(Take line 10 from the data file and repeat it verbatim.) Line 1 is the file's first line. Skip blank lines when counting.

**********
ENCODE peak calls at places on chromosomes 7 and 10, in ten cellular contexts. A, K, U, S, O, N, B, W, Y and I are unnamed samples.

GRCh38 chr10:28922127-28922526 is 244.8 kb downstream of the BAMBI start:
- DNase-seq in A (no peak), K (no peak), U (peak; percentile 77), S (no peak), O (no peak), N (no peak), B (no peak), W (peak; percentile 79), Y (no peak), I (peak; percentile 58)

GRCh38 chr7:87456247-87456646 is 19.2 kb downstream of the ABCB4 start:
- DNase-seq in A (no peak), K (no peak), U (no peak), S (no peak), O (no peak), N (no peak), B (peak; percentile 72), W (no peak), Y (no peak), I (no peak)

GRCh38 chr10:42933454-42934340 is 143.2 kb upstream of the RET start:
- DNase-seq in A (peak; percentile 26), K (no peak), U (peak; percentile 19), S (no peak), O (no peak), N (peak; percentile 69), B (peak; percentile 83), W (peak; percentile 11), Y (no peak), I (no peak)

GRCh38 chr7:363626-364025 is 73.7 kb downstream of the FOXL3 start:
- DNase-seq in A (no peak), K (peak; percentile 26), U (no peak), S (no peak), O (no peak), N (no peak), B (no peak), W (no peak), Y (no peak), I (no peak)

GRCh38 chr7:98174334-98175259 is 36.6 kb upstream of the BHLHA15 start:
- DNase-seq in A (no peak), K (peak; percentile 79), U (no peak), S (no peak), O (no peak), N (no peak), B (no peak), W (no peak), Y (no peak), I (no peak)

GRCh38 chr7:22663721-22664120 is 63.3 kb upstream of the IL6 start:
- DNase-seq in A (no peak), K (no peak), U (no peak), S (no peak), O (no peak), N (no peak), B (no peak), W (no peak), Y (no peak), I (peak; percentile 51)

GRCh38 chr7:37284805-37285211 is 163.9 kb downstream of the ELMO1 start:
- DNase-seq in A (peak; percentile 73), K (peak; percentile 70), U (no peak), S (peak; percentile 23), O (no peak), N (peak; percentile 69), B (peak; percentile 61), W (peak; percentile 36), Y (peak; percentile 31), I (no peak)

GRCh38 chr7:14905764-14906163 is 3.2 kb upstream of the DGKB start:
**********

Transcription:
GRCh38 chr7:98174334-98175259 is 36.6 kb upstream of the BHLHA15 start: